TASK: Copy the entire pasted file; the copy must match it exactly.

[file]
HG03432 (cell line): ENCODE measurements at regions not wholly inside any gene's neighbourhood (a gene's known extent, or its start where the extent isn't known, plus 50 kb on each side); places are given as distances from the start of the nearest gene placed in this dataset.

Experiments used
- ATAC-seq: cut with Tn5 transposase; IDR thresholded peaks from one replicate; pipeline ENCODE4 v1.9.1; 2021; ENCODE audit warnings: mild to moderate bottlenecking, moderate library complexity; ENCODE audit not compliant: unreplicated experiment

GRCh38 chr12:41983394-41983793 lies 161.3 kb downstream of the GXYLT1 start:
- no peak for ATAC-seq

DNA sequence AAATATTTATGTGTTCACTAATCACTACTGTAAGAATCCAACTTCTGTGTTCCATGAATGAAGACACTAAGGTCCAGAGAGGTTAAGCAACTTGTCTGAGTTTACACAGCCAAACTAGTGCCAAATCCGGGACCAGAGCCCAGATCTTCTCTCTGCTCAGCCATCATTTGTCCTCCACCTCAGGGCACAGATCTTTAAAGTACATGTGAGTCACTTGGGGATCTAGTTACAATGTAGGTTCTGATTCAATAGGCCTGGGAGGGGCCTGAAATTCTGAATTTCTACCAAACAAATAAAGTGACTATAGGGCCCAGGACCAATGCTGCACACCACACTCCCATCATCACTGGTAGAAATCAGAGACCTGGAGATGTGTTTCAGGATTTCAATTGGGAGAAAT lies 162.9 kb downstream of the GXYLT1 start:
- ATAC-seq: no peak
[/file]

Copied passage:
HG03432 (cell line): ENCODE measurements at regions not wholly inside any gene's neighbourhood (a gene's known extent, or its start where the extent isn't known, plus 50 kb on each side); places are given as distances from the start of the nearest gene placed in this dataset.

Experiments used
- ATAC-seq: cut with Tn5 transposase; IDR thresholded peaks from one replicate; pipeline ENCODE4 v1.9.1; 2021; ENCODE audit warnings: mild to moderate bottlenecking, moderate library complexity; ENCODE audit not compliant: unreplicated experiment

GRCh38 chr12:41983394-41983793 lies 161.3 kb downstream of the GXYLT1 start:
- no peak for ATAC-seq

DNA sequence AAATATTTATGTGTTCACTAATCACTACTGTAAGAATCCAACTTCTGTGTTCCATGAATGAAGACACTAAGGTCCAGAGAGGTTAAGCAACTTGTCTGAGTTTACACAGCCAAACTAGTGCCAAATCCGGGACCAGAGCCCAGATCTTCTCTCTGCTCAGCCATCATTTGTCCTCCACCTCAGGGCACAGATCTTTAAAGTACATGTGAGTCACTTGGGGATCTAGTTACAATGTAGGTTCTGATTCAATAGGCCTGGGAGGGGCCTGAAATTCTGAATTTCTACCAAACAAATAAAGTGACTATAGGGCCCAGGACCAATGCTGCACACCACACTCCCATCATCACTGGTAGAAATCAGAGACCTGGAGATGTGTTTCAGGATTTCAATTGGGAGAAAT lies 162.9 kb downstream of the GXYLT1 start:
- ATAC-seq: no peak